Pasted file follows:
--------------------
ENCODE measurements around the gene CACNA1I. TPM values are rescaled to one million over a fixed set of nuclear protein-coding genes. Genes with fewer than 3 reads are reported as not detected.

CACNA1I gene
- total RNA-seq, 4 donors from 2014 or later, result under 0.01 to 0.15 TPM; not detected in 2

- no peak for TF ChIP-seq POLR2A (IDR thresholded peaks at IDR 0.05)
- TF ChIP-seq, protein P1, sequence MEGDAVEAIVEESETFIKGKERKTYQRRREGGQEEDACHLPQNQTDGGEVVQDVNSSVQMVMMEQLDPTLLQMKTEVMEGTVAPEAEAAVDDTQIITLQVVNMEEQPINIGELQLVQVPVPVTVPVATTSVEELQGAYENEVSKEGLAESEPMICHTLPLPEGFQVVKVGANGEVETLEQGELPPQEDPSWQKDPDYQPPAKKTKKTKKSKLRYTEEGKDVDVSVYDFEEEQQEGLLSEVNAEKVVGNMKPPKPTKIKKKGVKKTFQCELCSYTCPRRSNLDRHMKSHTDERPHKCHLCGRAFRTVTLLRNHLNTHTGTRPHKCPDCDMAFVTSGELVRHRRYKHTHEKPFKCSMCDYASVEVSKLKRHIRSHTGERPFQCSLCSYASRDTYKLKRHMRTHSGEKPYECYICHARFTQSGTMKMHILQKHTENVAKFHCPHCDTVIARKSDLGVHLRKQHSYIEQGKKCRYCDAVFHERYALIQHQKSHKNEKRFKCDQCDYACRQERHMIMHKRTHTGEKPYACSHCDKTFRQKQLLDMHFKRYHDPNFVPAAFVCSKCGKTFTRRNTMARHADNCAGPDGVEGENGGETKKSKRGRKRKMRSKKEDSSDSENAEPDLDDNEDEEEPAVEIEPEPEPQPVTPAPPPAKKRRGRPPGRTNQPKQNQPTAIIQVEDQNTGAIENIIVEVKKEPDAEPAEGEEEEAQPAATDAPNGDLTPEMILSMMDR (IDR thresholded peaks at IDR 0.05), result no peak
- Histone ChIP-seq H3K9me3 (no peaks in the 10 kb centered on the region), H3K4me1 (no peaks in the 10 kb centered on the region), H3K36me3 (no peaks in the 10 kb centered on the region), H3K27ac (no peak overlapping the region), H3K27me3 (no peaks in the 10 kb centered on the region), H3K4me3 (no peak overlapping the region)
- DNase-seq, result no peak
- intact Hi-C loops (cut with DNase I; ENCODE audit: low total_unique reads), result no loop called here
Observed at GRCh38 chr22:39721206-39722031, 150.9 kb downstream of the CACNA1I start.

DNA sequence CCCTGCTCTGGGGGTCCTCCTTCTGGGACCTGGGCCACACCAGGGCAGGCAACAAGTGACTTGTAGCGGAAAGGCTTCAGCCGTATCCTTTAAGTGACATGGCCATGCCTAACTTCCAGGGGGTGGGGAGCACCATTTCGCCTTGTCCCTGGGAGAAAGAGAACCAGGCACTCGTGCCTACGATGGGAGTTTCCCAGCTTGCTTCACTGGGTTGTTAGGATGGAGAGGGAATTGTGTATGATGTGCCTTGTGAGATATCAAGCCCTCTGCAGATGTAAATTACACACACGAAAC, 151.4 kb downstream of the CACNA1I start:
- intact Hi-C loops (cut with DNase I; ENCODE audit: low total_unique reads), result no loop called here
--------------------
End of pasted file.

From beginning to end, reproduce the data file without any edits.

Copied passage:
ENCODE measurements around the gene CACNA1I. TPM values are rescaled to one million over a fixed set of nuclear protein-coding genes. Genes with fewer than 3 reads are reported as not detected.

CACNA1I gene
- total RNA-seq, 4 donors from 2014 or later, result under 0.01 to 0.15 TPM; not detected in 2

- no peak for TF ChIP-seq POLR2A (IDR thresholded peaks at IDR 0.05)
- TF ChIP-seq, protein P1, sequence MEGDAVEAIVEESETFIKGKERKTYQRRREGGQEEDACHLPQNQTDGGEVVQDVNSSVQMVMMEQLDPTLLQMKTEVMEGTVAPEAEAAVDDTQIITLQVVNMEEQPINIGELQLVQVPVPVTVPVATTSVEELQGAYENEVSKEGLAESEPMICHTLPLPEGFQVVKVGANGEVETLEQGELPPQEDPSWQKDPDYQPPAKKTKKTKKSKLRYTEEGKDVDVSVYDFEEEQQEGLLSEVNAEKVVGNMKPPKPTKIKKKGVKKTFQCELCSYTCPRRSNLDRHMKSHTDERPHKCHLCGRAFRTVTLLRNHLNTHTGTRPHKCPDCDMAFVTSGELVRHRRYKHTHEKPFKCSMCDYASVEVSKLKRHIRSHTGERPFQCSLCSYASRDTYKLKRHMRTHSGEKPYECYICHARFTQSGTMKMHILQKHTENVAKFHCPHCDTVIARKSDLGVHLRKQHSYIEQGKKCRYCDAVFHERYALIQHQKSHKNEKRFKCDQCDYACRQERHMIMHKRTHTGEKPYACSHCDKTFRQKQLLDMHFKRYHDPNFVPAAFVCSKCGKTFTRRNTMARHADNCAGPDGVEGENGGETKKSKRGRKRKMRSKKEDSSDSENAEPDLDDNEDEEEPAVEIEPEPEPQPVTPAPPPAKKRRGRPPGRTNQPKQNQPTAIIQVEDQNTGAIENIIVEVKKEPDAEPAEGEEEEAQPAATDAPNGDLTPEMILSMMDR (IDR thresholded peaks at IDR 0.05), result no peak
- Histone ChIP-seq H3K9me3 (no peaks in the 10 kb centered on the region), H3K4me1 (no peaks in the 10 kb centered on the region), H3K36me3 (no peaks in the 10 kb centered on the region), H3K27ac (no peak overlapping the region), H3K27me3 (no peaks in the 10 kb centered on the region), H3K4me3 (no peak overlapping the region)
- DNase-seq, result no peak
- intact Hi-C loops (cut with DNase I; ENCODE audit: low total_unique reads), result no loop called here
Observed at GRCh38 chr22:39721206-39722031, 150.9 kb downstream of the CACNA1I start.

DNA sequence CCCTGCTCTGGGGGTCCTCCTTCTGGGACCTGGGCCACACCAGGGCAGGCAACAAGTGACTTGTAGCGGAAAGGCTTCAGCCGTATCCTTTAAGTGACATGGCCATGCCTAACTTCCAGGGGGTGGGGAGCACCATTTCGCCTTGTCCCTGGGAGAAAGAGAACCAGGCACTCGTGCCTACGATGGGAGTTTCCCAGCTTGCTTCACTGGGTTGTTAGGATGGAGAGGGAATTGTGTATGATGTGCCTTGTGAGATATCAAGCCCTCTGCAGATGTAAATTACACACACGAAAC, 151.4 kb downstream of the CACNA1I start:
- intact Hi-C loops (cut with DNase I; ENCODE audit: low total_unique reads), result no loop called here